What a good idea: saving our streets for people, not cars
The Age just wrote a column about saving our streets for people and not cars. On topic with the 'Our Streets are not Garages' campaign. What a good idea: saving our streets for people, not cars Limiting street parking would make such a difference to communal life and increase our sense of space so dramatically that it should be applied everywhere.
Read the article below or follow the links.
Over half of Melburnians feel overcrowded on city footpaths and 40 per cent of cyclists find the city “unsafe and intimidating”, according to research by the City of Melbourne. That crowded feeling could get worse, with Melbourne’s population predicted to double by 2066.
Under Melbourne City Council's draft transport strategy, the city's “little” streets (like Little Collins, Little Bourke and Flinders Lane) could be converted into shared zones where pedestrians would be prioritised over cars, if not closed to cars at certain times of the day. More road space could be converted to designated bike lanes and drivers would be encouraged to stay out of the city, perhaps with a congestion charge (in case the terrible traffic and high parking prices weren’t incentive enough).
It also has an idea that could be used more widely throughout Melbourne: eliminating street parking to make more room for pedestrians. Limiting street parking would make such a difference to communal life and increase our sense of space so dramatically that it should be applied everywhere.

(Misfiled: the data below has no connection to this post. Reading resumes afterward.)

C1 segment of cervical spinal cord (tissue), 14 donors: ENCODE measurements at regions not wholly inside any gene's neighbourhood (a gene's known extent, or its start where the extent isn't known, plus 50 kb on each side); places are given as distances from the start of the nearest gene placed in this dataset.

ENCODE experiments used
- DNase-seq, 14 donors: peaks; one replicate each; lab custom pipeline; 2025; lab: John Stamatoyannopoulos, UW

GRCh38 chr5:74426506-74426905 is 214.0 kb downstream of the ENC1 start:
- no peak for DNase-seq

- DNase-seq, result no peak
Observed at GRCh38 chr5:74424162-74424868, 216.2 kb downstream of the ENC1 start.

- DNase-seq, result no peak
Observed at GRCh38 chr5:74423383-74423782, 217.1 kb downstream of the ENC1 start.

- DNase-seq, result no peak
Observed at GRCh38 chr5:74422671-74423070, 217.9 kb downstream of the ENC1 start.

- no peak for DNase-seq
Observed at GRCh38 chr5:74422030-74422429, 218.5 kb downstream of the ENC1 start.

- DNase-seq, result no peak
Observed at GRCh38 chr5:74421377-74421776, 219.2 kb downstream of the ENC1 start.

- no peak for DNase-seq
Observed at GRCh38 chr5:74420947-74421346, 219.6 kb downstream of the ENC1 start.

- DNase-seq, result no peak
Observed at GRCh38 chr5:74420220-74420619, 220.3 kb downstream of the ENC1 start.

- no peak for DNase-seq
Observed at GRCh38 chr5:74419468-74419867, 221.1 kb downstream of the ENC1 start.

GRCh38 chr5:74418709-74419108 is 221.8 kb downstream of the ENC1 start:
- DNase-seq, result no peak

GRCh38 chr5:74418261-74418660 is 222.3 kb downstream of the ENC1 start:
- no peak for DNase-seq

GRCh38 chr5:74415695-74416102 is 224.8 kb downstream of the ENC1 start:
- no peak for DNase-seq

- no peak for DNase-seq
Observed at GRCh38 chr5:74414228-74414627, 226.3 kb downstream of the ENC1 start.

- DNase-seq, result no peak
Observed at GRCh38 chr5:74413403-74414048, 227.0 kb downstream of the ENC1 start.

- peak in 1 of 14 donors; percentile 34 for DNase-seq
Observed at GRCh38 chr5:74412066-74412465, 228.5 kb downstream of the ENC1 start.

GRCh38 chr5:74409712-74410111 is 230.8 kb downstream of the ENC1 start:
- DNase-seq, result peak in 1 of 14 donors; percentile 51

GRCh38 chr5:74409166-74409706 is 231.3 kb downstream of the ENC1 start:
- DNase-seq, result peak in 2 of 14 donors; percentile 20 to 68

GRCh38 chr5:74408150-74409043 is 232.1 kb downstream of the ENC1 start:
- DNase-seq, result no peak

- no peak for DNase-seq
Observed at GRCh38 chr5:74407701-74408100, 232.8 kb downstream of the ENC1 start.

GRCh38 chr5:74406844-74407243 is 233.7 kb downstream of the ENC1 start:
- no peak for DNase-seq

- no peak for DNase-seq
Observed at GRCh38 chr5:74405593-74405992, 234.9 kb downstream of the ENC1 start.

One thing you notice in cities where there's little street parking is that the landscape looks human-friendly. Paris has been steadily eliminating street parking since 2003 to protect the postcard-picture spaciousness of its boulevards. In Zurich, the number of parking spaces was capped in 1976, and for each parking space that’s created underground, another street parking spot is replaced with friendly footpaths, bike lanes and trees.
Even in a populous and hectic city like Tokyo you can still feel a sense of spaciousness (albeit not all the time) thanks to the fact that street parking isn’t common practice. When you buy a car in Tokyo you need to prove that you have a place to park it – the street outside your house doesn’t count. Street parking is the exception, not the rule, so you can’t park unless a sign explicitly allows it. There’s calm within the chaos of the crowds because there’s room to walk, empty side streets to venture down and no cars blocking your line of sight.
Cars provide a means of getting around cities, but too much space is dedicated to idly storing them. While a driver might be happy to find a convenient place to park, nobody else is served by street parking. Both inner-city and suburban landscapes get clogged up physically and visually. We feel overcrowded and intimidated when we needn’t. Instead, let’s save the streets for people.